The Royal Institution of Chartered Surveyors predicts average house prices will rise in Britain by 8% next year and last Thursday the Council for Mortgage Lending revealed that the amount of money lent to borrowers in November rose to £17bn, up by more than 30% on the same period last year. Andrew Bailey, deputy governor of the Bank of England warned homebuyers there will be a clampdown on house purchases if there is any evidence that rising prices are spiralling out of control. Mortgage lending is overseen by the Prudential Regulatory Authority (PRA) which has the power to make banks hold back more money on balance sheets for every mortgage offered and can reduce loan-to-value ratios, making products such as 95% mortgages more expensive for homebuyers. Mr Bailey said controls could include strengthening the tests buyers have to go through before acquiring a mortgage and increasing the amount of capital banks have to hold against household lending.
Advanced economies will get their ‘mojo’ back in 2014 as the UK wins back medal as the fastest growing major European economy next year according to recent headlines. PwC said Britains; brighter growth prospects could also move it in line to be the fastest growing economy in the G7. The UK economy is expected to grow by 3% next year which would move it closer in line with America for the title of the strongest growing advanced economy in the world. There’s an air of optimism, as improving consumer confidence is expected to result in higher business investment. Despite the long journey towards recovery, for the first time people feel things are really starting to pick up.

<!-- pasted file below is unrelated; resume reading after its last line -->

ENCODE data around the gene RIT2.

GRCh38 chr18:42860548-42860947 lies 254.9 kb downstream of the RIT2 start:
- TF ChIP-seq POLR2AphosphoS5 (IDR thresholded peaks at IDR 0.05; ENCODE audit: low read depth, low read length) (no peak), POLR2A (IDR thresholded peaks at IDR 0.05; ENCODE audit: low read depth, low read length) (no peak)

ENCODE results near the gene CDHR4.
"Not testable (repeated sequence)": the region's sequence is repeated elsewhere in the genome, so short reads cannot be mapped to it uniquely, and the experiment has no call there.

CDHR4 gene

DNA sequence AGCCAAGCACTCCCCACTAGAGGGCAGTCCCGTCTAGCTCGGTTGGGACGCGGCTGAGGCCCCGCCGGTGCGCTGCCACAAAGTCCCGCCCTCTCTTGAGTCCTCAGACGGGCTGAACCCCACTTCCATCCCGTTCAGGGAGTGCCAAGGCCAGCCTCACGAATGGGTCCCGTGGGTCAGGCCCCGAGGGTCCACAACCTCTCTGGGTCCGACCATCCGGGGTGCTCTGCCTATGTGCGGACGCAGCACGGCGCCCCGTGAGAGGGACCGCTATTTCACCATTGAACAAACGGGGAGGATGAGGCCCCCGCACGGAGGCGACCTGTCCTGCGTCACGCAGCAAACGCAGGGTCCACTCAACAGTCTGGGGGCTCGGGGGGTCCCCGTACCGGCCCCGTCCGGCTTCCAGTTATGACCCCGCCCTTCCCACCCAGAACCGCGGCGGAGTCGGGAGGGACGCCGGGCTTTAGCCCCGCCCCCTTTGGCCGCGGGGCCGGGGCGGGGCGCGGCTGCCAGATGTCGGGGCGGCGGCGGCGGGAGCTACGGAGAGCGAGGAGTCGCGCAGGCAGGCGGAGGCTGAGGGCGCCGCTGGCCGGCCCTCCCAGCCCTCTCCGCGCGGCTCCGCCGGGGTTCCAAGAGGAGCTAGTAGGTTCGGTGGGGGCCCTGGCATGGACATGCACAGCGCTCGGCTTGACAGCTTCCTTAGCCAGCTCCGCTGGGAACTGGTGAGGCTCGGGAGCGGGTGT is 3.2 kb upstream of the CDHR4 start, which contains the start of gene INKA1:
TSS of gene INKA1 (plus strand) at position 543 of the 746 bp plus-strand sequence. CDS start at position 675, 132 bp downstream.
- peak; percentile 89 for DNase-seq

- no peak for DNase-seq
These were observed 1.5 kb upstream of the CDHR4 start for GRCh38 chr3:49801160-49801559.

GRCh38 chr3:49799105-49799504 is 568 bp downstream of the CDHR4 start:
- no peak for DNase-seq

Shoppers are expected to splash out more than £5 billion in just four days in a boost for flagging retailers. Last weekend was said to be the busiest of the year for the high street with 31 million visits over two days. Barclays predicts that £5.2 billion will be spent on credit cards between yesterday and Christmas Eve and more than £1.1 billion will be spent on Tuesday alone as a vast proportion of people have left their Christmas shopping late due to the fact Christmas falls midweek.
In the FT, the lead LEX story focuses on leverage ratios, the basic measure of a banks’s equity as a proportion of total assets. In a report out yesterday, the Banking Commission of MPs took issue with the government’s decision to stick with the 3 per cent minimum required by Basel III (they want UK banks to be subject to 4 per cent requirement, in line with the original proposals of the Independent Commission on Banking). Lex says while holding slightly more capital might save a bank in a crisis, bigger capital requirements wil restrict the flow of credit into the economy – which is their “trump card” according to the Daily Mail’s James Samon who also looks at the legislators’ report (their second) in his City Focus column. In the Guardian, Nil Pratley says that George Osborne has little excuse not to listen to the report.